How to approach a non-interactive video

 

Top tips for video interviews

  • Look at the camera as you are speaking, not down at notes or at yourself on the screen.  This replicates eye-contact with the person reviewing your interview.  You can use a sticker or post-it note near the camera to remind you or put something just behind your webcam to encourage you to look at the camera
  • Ensure you’re in a quiet space where you won’t be disturbed while you are recording
  • Check your internet connection in advance to ensure your wifi is working
  • Use your tone of voice and body language to convey positive energy and enthusiasm about the role

Practice online platforms

We have subscribed to three online interview platforms – Modern Hire, Graduates First and eCareersGrad – to help you practise your video interviewing skills. They are all free for you to use.

Go to our online interview resources

 

Live video interviews

A live video interview will involve meeting the interview panel virtually via software such as MS Teams or Zoom. Unlike the pre-recorded video interviews this will be a live discussion between yourself and the panel.

There could be one interviewer or there could be three or four people from different areas of the business asking you questions. Live video interviews are now more common than telephone interviews in earlier stages of the recruitment process.

A video interview can involve a variety of question types including competency, strengths-based, behavioural and technical. It is important to research the organisation and the type of interview questions you can expect.

How to prepare 

As well as preparing your answers to possible questions and researching the company and role fully it is worth practising your video interview technique.  It is helpful to familiarise yourself with the software, if your interview will be on Zoom and you’ve not used it very often, ensure you know how it works perhaps by setting up practice calls with friends or family. 

Top tips for video interviews

  • Look at the camera as you are speaking. This replicates eye-contact with the interviewers. You can use a sticker or post-it note near the camera to remind you or put something just behind your webcam to encourage you to look at the camera

  • Ensure you’re in a quiet space where you won’t be disturbed during the interview

  • Check your internet connection in advance to ensure your wifi is working

  • Use your tone of voice and body language to convey positive energy and enthusiasm about the role

  • Consider how your outfit for the interview helps you to make a good first impression. It is worth presenting yourself in a professional way, even when you are interviewing online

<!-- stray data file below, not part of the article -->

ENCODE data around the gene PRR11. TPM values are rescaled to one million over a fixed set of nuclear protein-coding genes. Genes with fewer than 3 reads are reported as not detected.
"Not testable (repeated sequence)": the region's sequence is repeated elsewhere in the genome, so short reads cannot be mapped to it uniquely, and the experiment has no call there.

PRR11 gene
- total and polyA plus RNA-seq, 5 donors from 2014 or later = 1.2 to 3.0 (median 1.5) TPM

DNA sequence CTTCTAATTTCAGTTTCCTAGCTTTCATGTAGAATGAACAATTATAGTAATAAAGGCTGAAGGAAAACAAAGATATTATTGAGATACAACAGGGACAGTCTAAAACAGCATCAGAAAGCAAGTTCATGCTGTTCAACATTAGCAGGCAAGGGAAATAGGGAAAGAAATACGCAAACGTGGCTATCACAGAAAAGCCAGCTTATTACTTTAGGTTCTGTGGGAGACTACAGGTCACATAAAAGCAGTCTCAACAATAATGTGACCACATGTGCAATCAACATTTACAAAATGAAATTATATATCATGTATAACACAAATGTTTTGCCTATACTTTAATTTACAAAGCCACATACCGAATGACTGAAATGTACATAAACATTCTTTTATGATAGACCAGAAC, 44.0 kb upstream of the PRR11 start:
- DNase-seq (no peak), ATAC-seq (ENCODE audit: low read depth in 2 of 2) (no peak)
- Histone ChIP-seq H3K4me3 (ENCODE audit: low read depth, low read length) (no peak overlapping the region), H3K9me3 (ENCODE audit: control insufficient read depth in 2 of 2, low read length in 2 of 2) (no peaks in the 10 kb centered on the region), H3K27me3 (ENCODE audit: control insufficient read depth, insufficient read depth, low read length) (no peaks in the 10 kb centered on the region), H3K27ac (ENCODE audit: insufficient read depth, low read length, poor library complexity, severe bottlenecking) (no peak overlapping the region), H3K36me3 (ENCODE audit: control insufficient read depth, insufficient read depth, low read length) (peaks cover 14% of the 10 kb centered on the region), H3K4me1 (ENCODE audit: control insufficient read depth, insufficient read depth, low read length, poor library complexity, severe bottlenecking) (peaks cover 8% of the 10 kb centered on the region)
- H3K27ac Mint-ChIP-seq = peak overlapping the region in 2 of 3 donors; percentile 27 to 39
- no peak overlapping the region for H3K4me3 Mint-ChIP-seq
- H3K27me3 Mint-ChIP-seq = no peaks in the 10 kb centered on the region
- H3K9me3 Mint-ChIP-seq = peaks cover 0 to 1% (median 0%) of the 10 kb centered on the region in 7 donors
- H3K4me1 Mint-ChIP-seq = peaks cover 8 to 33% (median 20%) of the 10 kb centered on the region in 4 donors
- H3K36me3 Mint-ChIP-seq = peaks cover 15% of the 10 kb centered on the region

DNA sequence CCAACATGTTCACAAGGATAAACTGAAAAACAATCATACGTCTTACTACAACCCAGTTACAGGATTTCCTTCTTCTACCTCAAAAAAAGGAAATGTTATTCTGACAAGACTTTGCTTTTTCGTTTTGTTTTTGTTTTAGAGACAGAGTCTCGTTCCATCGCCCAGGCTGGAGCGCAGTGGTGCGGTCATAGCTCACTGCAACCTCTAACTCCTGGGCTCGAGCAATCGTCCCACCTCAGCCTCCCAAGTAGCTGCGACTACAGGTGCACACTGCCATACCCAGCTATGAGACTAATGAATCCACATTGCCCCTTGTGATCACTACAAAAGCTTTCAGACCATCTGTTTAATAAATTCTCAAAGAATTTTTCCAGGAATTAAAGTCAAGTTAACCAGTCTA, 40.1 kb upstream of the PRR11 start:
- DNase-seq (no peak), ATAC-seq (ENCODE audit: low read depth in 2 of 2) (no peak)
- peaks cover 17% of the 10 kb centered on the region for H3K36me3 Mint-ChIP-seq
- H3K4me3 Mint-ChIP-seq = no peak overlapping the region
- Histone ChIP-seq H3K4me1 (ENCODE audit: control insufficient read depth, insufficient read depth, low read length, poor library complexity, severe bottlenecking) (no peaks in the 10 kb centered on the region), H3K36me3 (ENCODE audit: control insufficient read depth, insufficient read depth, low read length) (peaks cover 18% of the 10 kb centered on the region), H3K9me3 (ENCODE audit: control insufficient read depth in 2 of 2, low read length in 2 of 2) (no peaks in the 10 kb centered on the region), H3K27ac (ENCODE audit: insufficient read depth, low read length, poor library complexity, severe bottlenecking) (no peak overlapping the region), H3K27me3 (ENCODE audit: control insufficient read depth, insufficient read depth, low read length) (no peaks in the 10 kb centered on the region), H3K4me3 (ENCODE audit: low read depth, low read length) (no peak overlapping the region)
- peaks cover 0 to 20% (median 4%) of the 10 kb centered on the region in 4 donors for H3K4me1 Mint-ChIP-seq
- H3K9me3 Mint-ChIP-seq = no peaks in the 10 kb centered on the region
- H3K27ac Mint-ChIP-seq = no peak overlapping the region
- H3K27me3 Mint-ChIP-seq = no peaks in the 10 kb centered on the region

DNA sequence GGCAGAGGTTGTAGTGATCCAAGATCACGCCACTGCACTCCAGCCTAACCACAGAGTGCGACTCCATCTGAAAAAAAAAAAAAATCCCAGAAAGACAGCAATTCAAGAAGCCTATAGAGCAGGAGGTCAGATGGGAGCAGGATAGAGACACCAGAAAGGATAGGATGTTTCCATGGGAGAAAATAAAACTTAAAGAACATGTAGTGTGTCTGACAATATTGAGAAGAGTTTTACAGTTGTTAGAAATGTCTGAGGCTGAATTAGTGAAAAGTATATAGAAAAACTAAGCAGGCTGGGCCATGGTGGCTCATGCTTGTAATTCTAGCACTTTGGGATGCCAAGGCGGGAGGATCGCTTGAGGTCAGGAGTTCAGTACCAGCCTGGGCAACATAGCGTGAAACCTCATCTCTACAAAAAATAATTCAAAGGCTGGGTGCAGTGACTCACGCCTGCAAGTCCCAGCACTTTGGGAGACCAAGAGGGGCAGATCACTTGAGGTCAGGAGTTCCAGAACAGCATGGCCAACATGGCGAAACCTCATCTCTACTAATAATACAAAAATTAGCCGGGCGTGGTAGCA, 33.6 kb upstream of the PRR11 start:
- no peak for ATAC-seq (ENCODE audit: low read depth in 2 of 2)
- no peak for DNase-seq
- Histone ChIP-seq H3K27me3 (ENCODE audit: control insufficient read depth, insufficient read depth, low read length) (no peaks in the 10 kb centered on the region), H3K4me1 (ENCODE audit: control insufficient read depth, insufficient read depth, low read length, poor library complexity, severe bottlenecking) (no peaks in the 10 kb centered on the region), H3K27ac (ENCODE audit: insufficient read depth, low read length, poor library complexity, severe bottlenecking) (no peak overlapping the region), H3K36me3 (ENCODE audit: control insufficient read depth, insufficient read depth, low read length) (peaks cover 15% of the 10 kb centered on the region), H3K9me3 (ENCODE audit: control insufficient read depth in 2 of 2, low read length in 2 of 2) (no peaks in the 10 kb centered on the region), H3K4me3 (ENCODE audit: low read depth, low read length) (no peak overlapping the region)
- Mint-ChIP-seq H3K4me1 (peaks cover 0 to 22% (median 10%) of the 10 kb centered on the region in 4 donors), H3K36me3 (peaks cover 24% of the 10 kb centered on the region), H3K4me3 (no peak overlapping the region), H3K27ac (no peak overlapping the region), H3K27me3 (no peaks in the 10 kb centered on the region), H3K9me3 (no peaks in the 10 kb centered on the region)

Read more on our blog: Preparing for Virtual Interviews

Practice online interview resources

We subscribe to three online interview platforms – Modern Hire, eCareersGrad and Graduates First – to help you practise your video interviewing skills. They are all free for you to use.

Go to our online interview resources

 

Multi Mini Interviews (MMI) -  for healthcare roles and Graduate Entry to Medicine

These interviews are most common when applying to roles in healthcare or Graduate Entry to Medicine courses. 

What to expect 

Multi mini interviews usually involve a series of six to eight different stations (or mini interviews), each being facilitated by different interviewers, in different rooms if in-person. As a candidate you will spend approximately eight to 10 minutes on each station before moving on to the next. Each station will focus on a different interview question or scenario.  

How to prepare

A multi mini interview can involve a variety of question types including competency, strengths-based, behavioural, values based and technical or clinical. It is important to research the organisation and the type of interview questions you can expect.

Practice timing your answers to interview questions so you have an idea of how to structure an answer within a six or eight minute time frame.

Keep up to date with relevant news items, often one station may ask you about a ‘hot topic’ or recent news article related to the role.

Practical tips

  • Ensure you know how you are getting to the interview, planning your route in advance and allowing extra time for unexpected delays

  • Take a notepad with your research notes and a list of questions you would like to ask during the interview

  • Remember that in a multi mini interview the interviewers don’t know what happened in the previous section, so start each new section without thoughts of what happened in the last one

  • Consider how your outfit for the interview helps you to make a good first impression. There may be advice on what to wear in the instructions from the company for you to follow

 

Go to our other interview pages

 
 

Careers and Employability Service

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email: careers-team@nottingham.ac.uk